Anti-Islamic incendiary video sets world ablaze with controversy
Students give mixed reactions on subject of anti-Islamic video
Published: Thursday, September 27, 2012
Updated: Thursday, September 27, 2012 01:09
Everyone from world leaders to armchair pundits are weighing in on the anti-Islam film that sparked outrage in the Middle East and North Africa. The film not only affects Muslims in those countries, but the foreign policy of the United States.
A Youtube user with the pseudonym Sam Bacile uploaded a controversial 14-minute video in early July titled “Innocence of Muslims,” which negatively depicts the creation of Islam and the life of Muhammad, Islam’s main prophet.
In response to this video, a group of extremists in Benghazi, Libya attacked the U.S. Consulate on Sept. 11, killing four Americans including Christopher Stevens, U.S. Ambassador to Libya.
Sam Houston State University students have differing opinions on the controversy.
Zach Giddens, a criminal justice major, recalls his initial thoughts on the intent and creation of the video.
“Whenever I first heard about it, I thought that the video never really needed to be produced,” Giddens said. “I definitely think that [the makers of the video are] in the wrong.”
Other students took to the internet to voice their opinions about this issue.
One Redditor, Naufrago92, thinks the outrage could be the cause of the media.
“... It is ridiculous to believe that all the outrage is completely because of this video,” he said. “I’m slightly sure that there are more offensive videos circling the Internet about Muhammad, why this one is getting so much attention is probably because many (mainly the mainstream media) keep feeding it attention.”
Jason Enia, Ph.D., a political science professor at SHSU, said the violence and riots that have erupted around the world in response to the video could be due to different causes.
“One possibility is that this is short term violence in reaction to the video, and we might call that demonstrative violence (or violence related directly to the video),” Enia said.
He also cited research that shows that demonstrative violence isn’t organized.
“It’s almost better to kind of leave it alone,” Enia said.
Enia said another possibility behind the violence is that the attack was a triggering mechanism for more violence to come.
Giddens agrees with Enia, saying the retaliation to the video was a bit too much.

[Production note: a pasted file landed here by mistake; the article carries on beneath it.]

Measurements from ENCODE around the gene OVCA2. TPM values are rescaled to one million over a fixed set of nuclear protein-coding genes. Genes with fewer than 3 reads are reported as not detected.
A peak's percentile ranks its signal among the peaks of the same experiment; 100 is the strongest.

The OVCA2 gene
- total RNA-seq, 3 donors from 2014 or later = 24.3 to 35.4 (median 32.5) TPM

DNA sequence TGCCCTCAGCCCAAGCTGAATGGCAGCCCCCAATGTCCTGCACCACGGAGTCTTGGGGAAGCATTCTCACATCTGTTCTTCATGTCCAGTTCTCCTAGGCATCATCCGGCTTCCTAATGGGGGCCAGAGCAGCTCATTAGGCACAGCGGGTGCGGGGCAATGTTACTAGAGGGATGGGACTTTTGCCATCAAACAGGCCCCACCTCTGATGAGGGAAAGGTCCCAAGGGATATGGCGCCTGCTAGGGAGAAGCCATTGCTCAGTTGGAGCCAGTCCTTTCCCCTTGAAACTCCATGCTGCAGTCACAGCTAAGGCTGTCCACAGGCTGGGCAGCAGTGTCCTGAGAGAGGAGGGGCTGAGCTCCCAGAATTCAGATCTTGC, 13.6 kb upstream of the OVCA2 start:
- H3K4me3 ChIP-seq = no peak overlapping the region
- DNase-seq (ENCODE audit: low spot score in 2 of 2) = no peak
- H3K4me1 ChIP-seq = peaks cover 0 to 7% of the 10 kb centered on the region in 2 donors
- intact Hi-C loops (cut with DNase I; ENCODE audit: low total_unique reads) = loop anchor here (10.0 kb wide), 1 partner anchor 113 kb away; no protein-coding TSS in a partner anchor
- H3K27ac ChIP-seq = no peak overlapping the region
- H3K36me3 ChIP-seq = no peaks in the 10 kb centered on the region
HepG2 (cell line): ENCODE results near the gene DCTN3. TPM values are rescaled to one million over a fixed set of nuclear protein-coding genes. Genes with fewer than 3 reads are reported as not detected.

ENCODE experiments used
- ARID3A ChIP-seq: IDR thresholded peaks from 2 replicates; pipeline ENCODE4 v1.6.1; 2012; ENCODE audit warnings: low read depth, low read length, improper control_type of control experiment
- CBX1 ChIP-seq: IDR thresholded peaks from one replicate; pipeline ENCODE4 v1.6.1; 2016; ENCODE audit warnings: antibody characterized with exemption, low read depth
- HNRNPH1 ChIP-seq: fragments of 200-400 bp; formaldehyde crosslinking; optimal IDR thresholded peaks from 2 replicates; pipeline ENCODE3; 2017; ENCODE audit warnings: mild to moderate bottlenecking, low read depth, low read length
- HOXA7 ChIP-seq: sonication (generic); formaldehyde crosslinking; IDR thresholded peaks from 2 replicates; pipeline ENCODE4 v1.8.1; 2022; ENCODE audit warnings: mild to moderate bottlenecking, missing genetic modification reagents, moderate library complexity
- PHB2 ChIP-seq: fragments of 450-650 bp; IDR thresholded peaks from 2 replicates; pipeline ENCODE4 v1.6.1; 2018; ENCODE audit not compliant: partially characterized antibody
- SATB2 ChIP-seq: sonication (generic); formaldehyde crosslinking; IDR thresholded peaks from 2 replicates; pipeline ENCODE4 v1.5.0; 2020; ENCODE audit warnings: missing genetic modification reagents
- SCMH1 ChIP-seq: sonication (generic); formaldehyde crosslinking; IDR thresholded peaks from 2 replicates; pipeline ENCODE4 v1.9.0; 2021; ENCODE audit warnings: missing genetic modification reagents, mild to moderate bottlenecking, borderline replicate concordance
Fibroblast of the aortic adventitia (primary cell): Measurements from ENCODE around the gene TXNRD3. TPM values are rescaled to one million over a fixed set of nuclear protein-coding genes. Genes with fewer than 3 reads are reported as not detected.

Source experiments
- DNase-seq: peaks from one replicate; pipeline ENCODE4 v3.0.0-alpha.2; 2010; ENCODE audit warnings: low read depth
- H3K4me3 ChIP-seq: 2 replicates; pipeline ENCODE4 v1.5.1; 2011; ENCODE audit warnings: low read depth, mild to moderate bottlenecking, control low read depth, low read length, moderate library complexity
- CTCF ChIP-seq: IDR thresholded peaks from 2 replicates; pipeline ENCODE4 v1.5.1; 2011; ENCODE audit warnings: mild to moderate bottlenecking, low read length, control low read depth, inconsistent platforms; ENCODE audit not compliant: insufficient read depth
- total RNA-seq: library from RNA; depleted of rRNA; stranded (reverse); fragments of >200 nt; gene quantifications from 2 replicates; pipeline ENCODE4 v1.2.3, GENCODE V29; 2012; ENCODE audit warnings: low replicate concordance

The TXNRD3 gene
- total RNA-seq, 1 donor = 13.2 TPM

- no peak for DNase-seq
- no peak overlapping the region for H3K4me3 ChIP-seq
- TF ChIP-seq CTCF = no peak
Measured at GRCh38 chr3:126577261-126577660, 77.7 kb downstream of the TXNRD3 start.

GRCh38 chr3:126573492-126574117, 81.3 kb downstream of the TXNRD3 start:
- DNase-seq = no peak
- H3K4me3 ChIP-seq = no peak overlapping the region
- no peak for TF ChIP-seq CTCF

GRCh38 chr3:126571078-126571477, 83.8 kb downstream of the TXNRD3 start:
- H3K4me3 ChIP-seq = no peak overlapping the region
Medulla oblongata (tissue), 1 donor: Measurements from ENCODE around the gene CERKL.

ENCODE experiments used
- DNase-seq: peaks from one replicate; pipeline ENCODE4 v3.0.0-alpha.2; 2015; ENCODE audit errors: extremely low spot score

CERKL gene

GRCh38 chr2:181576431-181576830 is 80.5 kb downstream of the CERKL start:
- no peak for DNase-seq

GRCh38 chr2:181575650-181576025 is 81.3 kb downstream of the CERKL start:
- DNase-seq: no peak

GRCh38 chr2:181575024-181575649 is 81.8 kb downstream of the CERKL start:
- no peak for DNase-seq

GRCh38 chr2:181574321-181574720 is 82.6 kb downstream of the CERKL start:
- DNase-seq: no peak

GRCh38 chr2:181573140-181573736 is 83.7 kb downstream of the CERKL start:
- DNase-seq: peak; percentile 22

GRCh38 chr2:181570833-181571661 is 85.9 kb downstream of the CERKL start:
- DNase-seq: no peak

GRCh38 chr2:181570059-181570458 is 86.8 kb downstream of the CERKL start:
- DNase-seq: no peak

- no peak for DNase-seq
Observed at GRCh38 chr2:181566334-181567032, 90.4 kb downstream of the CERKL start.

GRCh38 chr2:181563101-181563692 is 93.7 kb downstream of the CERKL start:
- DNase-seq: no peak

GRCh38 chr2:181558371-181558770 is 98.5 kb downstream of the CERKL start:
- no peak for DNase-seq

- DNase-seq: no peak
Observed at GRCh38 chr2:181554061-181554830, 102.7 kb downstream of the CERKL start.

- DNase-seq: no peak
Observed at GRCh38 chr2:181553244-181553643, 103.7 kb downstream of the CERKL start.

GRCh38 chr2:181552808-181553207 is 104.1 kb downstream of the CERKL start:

“I agree with [the embassy attackers] being upset, but they went overboard,” Giddens said. “At the same time, I do believe that there’s not much that we can do that’s not going to infringe on people’s right.”
The recent attack on the U.S. embassy in Libya sparked protests near other U.S. embassies around the world, even in countries allied with the U.S.
“Clearly there’s a lot of pent up frustration for a variety of reasons,” Enia said. “I think that you always hit a certain point where you have a trigger regardless of what kind of violence this is. Then at another certain point, it might morph into something that had nothing to do with [the video].”
Ten U.S. embassies in parts of southern Europe and most of the Middle East have been attacked since Sept. 11. Most of the attacks include rioting, arson, and armed assault. Of those, two attacks have resulted in fatalities, one being the attack in Benghazi, and the other in Cairo, Egypt, where police shot and killed a protester.
Bacile told The Wall Street Journal and The Associated Press that he does not feel responsible for the death of Stevens and blames a failed security system at the embassy.
He claims that “Islam is a cancer,” and that “the movie is a political movie,” instead of a religious one Bacile said in an interview with the Wall Street Journal.
Bacile has since gone into hiding for fear of his life.
The White House requested that the video be taken down on Sept. 14, but YouTube’s owner, Google, rejected the request and only complies with laws that forbid the video in other countries such as Indonesia and India. In Iran, the authoritarian government blocked both YouTube and Google to its citizens in response to the video.
In a recent interview with CNN’s Piers Morgan, Iranian President Mahmaud Ahmadinejad condemned the film.